On November 14, 2011, the environmentalists conducted another inspection visit to the seized area of the state forest. As a result of this inspection, criminal charges of “willful damage to other people’s property committed through hooligan motives” were brought against Vitishko and Gazaryan. According to investigators’ official statements, on that day, Vitishko and Gazaryan bent down a section of the fence and spray-painted several insulting slogans on it, such as “Sanya Is a Thief” (referring to Governor Tkachev), “Tkachev Should Leave,” “This Is Our Forest,” and “Tkachev Is a Crook and Thief.” According to the statements of witnesses, neither Vitishko nor Gazaryan sprayed any graffiti. A criminal case, however, was opened against both individuals. In June 2012, they were found guilty and sentenced to three years in a prison colony, with a conditional two-year probation period. A few months later, another case was fabricated against Gazaryan after he found an illegal construction site for a yacht dock near the so-called “Putin’s palace” at Cape Idokopas. To avoid persecution, Gazaryan was forced to leave the country.

In the meantime, Vitishko continued his activist work. For doing so, he paid a heavy price: he lost his freedom. In December 2013, the conditional sentence was replaced by an actual term in a penal colony. In the official version of events, Vitishko “failed to meet the expectations of the court,” since he “consciously and systematically” violated the “conditions and requirements of the conditional sentence.” According to Vitishko’s lawyer Alexander Popkov, these “systematic violations” were limited to two episodes: a visit to probation officer on Thursday instead of Wednesday, and incorrect reporting to the inspectors about his movements.

The “real” reason behind the decision, however, was probably quite different. In an interview with IMR, Dmitriy Shevchenko, deputy coordinator of the Environmental Watch, said that Vitishko “had worked on a whole number of issues and caused troubles for many people, including those in criminal and business circles.” According to quite a few sources, Vitishko was convicted because of his public stand against and criticism of the authorities; in particular, he had exposed environmental violations during the preparations for the Sochi Olympics. Interestingly, before the court decision entered into force, on February 3, 2014, a day before the Olympic Flame was to enter the city of Krasnodar, the environmentalist was arrested and sentenced to 15 days of administrative detention allegedly for swearing at a bus stop (Article 20, part 1, of the Code of Administrative Offences). The same day, under different pretenses, six other members of the Environmental Watch were detained in Krasnodar.

 

Suren Gazaryan (pictured above) is Evgeny Vitishko’s colleague at the Environmental Watch. Both activists were convicted to three years in a prison colony conditionally with a two-year probation period. In 2012, after another criminal case was fabricated against him, Gazaryan left the country.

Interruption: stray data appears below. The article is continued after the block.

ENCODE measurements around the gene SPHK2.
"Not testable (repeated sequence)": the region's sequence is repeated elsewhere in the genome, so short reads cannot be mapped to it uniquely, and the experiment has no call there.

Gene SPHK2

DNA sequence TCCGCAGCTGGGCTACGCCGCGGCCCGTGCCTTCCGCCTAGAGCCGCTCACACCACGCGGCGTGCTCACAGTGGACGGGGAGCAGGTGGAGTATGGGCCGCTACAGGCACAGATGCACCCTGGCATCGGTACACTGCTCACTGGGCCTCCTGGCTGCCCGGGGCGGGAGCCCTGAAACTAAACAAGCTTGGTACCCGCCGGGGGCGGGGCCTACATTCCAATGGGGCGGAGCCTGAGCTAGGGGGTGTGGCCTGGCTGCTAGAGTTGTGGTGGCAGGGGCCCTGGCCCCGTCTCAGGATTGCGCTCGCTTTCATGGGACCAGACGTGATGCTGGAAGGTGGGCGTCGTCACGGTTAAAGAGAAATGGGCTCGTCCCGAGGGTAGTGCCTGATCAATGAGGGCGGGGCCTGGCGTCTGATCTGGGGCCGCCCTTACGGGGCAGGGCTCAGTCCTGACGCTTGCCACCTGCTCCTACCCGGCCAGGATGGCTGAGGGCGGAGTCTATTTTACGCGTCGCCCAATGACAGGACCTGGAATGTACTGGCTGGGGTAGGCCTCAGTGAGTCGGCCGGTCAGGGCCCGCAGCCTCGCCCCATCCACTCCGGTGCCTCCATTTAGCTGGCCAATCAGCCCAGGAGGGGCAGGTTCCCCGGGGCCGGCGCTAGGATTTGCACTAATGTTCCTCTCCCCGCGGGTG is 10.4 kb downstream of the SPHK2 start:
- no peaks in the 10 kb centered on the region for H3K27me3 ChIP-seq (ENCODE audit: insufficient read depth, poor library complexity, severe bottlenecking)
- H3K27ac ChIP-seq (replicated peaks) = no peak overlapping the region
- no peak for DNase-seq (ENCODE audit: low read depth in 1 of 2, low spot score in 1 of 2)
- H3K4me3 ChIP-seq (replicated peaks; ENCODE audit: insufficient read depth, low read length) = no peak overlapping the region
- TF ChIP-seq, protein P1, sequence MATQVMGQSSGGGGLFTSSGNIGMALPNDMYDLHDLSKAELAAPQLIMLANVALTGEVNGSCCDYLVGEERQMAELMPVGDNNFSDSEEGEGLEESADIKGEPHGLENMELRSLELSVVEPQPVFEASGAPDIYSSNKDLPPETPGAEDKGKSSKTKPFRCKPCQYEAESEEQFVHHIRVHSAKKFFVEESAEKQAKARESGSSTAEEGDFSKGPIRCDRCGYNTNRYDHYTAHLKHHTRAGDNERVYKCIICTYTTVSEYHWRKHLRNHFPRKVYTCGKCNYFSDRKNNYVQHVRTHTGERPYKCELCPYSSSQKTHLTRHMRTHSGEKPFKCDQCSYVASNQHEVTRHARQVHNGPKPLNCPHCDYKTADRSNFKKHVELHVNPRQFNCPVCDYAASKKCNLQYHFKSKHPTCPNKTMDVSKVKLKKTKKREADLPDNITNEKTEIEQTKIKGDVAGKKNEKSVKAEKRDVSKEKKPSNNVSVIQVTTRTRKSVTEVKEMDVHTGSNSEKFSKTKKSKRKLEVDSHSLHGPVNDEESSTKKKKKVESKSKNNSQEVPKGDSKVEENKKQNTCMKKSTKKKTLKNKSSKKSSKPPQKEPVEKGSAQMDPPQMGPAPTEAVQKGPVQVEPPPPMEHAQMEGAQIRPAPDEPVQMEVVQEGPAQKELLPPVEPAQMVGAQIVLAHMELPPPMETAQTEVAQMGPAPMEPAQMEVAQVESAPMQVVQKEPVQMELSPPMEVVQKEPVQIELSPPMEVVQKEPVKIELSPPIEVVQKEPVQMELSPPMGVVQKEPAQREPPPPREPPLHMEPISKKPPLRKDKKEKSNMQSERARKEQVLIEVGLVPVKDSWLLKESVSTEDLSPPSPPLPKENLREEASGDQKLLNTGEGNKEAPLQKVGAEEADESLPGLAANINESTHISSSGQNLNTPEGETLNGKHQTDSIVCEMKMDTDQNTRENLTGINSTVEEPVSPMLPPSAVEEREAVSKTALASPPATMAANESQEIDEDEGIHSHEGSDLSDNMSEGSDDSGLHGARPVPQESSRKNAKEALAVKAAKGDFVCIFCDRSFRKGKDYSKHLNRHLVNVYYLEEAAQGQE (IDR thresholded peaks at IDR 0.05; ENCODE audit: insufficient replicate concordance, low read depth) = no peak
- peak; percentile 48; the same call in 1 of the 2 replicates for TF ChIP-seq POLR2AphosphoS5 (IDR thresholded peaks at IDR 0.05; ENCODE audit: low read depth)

“In my opinion, there was a blend of two things: personal revenge of the governor, and the enthusiasm of the intelligence agencies for preventing public criticism of the Olympics. Vitishko planned to give interviews to foreign journalists,” said Andrey Rudomakha, coordinator of the Environmental Watch. An Environmental Watch press release states that the goal of the “special operation against Yevgeny Vitishko was to disrupt his environmental advocacy efforts.”

It may seem that the “special operation” was a success: Vitishko was removed from the public arena and isolated from society. The “environmental prisoner,” however, continued to honor his commitments. In the Tambov penal colony (KP-2), Vitishko, referred to by others as a “deputy,” started providing legal support to inmates. In the words of Sergei Mitrokhin, leader of Russia’s Yabloko Party, people trust Vitishko and often ask him for help. “While in the colony he wrote 38 appeals on various cases not relating to him,” said Mitrokhin.

In May 2014, Vitishko revealed the mass beating of prisoners in KP-2. He wrote letters to the head of KP-2, the prosecutor of the Tambov region, and Russia’s ombudsman, which triggered negative reactions from the administration of the penal colony. As a result, the environmentalist was transferred to a more difficult job and was subjected to disciplinary penalties. In addition, the administration began to set other inmates against Vitishko. According to Shevchenko, the administration wishes to get rid of him, leading to concerns that he could be moved to a stricter penal colony.

From the very beginning, there has been significant attention to Vitishko’s case with such organizations as Amnesty International, Bellona, Greenpeace, Human Rights Watch, and Memorial demanding a halt to the persecution of the environmentalist, which in their view is politically motivated. Rallies in support of Vitishko have been held both in Russia and abroad. Despite everything, Vitishko still believes that justice will prevail, sooner or later.

To support Yevgeny Vitishko and his family, please visit the website freevitishko.org.